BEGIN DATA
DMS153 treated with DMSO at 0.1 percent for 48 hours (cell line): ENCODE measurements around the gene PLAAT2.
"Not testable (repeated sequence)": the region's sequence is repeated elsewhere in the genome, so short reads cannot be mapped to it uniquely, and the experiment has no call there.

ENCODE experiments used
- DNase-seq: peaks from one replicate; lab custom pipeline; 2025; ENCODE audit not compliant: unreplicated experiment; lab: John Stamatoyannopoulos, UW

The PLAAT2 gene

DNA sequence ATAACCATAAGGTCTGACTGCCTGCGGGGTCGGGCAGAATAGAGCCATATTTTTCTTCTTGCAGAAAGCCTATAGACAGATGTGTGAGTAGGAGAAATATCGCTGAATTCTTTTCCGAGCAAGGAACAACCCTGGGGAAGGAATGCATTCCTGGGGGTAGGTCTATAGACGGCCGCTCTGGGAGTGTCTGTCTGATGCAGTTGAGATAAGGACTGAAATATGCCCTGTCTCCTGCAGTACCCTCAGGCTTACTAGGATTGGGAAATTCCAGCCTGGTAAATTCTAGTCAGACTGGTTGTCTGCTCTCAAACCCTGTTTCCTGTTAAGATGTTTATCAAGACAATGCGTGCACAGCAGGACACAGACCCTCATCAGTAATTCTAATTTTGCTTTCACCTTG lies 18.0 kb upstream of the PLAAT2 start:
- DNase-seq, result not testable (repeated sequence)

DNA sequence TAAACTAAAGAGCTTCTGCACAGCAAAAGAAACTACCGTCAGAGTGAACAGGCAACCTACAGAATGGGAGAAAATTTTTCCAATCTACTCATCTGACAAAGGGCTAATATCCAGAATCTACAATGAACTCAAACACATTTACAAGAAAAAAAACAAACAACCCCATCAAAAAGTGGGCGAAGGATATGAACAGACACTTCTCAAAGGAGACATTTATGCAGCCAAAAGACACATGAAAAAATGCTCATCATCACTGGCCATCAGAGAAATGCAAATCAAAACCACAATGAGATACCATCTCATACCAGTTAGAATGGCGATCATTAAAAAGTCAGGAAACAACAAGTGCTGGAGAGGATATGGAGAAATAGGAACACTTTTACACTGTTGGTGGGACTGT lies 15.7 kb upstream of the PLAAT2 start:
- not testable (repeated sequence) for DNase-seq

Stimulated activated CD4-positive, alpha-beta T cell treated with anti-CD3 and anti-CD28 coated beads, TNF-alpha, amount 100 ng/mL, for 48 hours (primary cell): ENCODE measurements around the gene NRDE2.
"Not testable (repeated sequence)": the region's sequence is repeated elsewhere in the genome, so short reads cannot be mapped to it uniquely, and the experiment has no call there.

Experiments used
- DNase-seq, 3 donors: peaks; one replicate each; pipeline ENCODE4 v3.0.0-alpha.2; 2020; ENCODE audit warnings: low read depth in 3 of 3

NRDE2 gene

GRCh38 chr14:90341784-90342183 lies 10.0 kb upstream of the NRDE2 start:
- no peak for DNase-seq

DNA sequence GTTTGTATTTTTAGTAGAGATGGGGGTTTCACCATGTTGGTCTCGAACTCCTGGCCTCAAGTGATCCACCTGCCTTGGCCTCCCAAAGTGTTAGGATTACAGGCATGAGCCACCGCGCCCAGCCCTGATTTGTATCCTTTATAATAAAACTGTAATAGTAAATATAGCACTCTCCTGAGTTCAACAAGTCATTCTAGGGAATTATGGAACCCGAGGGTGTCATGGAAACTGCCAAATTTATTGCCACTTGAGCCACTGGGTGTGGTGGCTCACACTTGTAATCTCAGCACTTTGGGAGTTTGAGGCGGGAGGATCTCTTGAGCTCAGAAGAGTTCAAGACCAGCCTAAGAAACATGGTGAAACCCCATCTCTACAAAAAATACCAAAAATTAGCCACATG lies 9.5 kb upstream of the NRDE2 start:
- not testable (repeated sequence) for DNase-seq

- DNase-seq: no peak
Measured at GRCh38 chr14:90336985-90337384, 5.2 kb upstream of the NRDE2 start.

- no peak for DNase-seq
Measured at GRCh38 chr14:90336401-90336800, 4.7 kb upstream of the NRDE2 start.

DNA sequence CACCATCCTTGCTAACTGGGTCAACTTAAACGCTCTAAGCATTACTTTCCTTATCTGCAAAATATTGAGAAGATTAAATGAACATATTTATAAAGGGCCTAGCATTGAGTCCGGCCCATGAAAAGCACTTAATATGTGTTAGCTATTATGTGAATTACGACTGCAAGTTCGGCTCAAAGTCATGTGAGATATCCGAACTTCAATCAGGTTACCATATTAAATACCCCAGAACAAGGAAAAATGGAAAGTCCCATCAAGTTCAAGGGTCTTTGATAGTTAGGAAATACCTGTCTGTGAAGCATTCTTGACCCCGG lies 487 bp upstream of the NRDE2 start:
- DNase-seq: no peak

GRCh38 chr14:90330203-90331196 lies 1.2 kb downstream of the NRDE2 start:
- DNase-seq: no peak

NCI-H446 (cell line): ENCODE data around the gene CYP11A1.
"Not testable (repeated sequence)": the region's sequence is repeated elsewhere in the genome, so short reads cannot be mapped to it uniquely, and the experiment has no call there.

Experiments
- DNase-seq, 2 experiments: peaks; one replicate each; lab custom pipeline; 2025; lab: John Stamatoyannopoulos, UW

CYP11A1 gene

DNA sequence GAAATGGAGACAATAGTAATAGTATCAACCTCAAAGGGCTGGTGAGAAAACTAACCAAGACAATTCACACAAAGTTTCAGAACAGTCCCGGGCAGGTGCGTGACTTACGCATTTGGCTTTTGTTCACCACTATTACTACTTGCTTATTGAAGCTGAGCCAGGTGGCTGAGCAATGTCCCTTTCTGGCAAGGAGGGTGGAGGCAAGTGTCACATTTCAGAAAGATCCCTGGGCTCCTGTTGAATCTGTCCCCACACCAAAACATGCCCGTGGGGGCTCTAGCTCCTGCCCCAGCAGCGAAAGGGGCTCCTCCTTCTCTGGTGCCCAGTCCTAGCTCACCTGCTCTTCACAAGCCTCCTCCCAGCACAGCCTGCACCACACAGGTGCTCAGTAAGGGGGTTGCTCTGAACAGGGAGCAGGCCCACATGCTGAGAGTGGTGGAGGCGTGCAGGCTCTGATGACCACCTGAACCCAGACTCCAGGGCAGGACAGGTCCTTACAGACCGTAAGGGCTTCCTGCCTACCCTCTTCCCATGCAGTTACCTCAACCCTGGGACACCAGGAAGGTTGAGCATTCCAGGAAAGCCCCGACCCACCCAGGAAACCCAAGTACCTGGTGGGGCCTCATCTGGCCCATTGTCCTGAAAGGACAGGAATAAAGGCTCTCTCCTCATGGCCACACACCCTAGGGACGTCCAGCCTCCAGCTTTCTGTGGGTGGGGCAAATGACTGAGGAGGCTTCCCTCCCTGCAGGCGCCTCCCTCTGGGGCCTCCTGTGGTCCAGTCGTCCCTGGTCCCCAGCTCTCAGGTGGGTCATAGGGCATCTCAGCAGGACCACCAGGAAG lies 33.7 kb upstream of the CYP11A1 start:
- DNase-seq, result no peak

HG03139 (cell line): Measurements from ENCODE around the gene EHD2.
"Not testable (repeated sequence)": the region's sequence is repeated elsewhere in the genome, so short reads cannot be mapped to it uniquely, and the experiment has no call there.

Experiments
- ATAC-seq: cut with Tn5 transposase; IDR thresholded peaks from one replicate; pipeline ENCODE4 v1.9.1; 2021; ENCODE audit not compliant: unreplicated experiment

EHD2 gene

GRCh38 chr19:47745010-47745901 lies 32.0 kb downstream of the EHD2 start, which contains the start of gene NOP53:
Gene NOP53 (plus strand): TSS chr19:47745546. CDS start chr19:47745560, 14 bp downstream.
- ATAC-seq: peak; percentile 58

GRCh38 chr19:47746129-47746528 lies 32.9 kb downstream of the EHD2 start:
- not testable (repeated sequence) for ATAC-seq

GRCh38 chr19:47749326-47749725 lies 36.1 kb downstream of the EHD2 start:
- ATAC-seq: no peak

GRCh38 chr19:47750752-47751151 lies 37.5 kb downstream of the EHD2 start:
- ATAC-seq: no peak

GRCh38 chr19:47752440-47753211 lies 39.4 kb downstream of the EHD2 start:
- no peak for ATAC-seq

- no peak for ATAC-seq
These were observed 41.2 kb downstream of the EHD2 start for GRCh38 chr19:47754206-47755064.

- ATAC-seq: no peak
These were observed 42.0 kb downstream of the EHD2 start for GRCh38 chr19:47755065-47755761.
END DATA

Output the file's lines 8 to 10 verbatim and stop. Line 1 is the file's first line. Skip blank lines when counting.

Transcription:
DNA sequence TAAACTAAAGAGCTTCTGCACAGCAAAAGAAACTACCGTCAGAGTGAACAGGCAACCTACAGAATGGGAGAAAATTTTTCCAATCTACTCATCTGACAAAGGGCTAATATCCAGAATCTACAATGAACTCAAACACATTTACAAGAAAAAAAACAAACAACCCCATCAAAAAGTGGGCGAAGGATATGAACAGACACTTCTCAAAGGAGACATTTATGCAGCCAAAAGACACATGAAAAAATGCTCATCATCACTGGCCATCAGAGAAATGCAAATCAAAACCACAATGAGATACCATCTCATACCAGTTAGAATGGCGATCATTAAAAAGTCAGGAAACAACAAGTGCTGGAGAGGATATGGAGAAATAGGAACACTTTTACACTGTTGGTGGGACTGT lies 15.7 kb upstream of the PLAAT2 start:
- not testable (repeated sequence) for DNase-seq

Stimulated activated CD4-positive, alpha-beta T cell treated with anti-CD3 and anti-CD28 coated beads, TNF-alpha, amount 100 ng/mL, for 48 hours (primary cell): ENCODE measurements around the gene NRDE2.